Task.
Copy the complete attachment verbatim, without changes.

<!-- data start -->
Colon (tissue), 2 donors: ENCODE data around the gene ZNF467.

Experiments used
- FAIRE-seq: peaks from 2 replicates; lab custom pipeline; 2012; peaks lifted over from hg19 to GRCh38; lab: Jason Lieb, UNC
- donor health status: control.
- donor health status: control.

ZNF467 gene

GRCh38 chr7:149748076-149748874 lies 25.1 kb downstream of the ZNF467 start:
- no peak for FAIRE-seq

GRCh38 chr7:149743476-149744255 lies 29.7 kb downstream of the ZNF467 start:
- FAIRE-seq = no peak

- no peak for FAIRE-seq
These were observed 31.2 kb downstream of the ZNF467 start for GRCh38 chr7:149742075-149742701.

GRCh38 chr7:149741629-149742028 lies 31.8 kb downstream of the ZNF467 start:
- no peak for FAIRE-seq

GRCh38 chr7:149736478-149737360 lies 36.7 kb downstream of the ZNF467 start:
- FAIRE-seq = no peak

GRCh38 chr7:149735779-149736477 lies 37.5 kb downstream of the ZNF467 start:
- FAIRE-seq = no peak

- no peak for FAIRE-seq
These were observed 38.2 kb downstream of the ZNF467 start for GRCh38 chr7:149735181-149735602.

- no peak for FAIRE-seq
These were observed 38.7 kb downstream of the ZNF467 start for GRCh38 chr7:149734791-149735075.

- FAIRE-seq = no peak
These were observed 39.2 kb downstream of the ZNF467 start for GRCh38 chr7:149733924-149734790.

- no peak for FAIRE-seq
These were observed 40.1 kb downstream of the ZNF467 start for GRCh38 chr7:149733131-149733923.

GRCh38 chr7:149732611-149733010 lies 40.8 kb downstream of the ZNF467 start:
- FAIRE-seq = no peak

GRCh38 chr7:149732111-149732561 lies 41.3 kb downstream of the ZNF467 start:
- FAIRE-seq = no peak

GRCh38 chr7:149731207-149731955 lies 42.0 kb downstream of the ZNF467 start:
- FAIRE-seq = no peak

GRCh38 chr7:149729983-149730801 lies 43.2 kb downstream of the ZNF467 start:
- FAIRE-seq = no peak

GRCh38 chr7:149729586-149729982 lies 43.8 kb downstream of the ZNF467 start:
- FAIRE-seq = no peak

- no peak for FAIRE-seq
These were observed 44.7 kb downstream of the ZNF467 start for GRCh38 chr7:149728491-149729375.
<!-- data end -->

Colon (tissue), 2 donors: ENCODE data around the gene ZNF467.

Experiments used
- FAIRE-seq: peaks from 2 replicates; lab custom pipeline; 2012; peaks lifted over from hg19 to GRCh38; lab: Jason Lieb, UNC
- donor health status: control.
- donor health status: control.

ZNF467 gene

GRCh38 chr7:149748076-149748874 lies 25.1 kb downstream of the ZNF467 start:
- no peak for FAIRE-seq

GRCh38 chr7:149743476-149744255 lies 29.7 kb downstream of the ZNF467 start:
- FAIRE-seq = no peak

- no peak for FAIRE-seq
These were observed 31.2 kb downstream of the ZNF467 start for GRCh38 chr7:149742075-149742701.

GRCh38 chr7:149741629-149742028 lies 31.8 kb downstream of the ZNF467 start:
- no peak for FAIRE-seq

GRCh38 chr7:149736478-149737360 lies 36.7 kb downstream of the ZNF467 start:
- FAIRE-seq = no peak

GRCh38 chr7:149735779-149736477 lies 37.5 kb downstream of the ZNF467 start:
- FAIRE-seq = no peak

- no peak for FAIRE-seq
These were observed 38.2 kb downstream of the ZNF467 start for GRCh38 chr7:149735181-149735602.

- no peak for FAIRE-seq
These were observed 38.7 kb downstream of the ZNF467 start for GRCh38 chr7:149734791-149735075.

- FAIRE-seq = no peak
These were observed 39.2 kb downstream of the ZNF467 start for GRCh38 chr7:149733924-149734790.

- no peak for FAIRE-seq
These were observed 40.1 kb downstream of the ZNF467 start for GRCh38 chr7:149733131-149733923.

GRCh38 chr7:149732611-149733010 lies 40.8 kb downstream of the ZNF467 start:
- FAIRE-seq = no peak

GRCh38 chr7:149732111-149732561 lies 41.3 kb downstream of the ZNF467 start:
- FAIRE-seq = no peak

GRCh38 chr7:149731207-149731955 lies 42.0 kb downstream of the ZNF467 start:
- FAIRE-seq = no peak

GRCh38 chr7:149729983-149730801 lies 43.2 kb downstream of the ZNF467 start:
- FAIRE-seq = no peak

GRCh38 chr7:149729586-149729982 lies 43.8 kb downstream of the ZNF467 start:
- FAIRE-seq = no peak

- no peak for FAIRE-seq
These were observed 44.7 kb downstream of the ZNF467 start for GRCh38 chr7:149728491-149729375.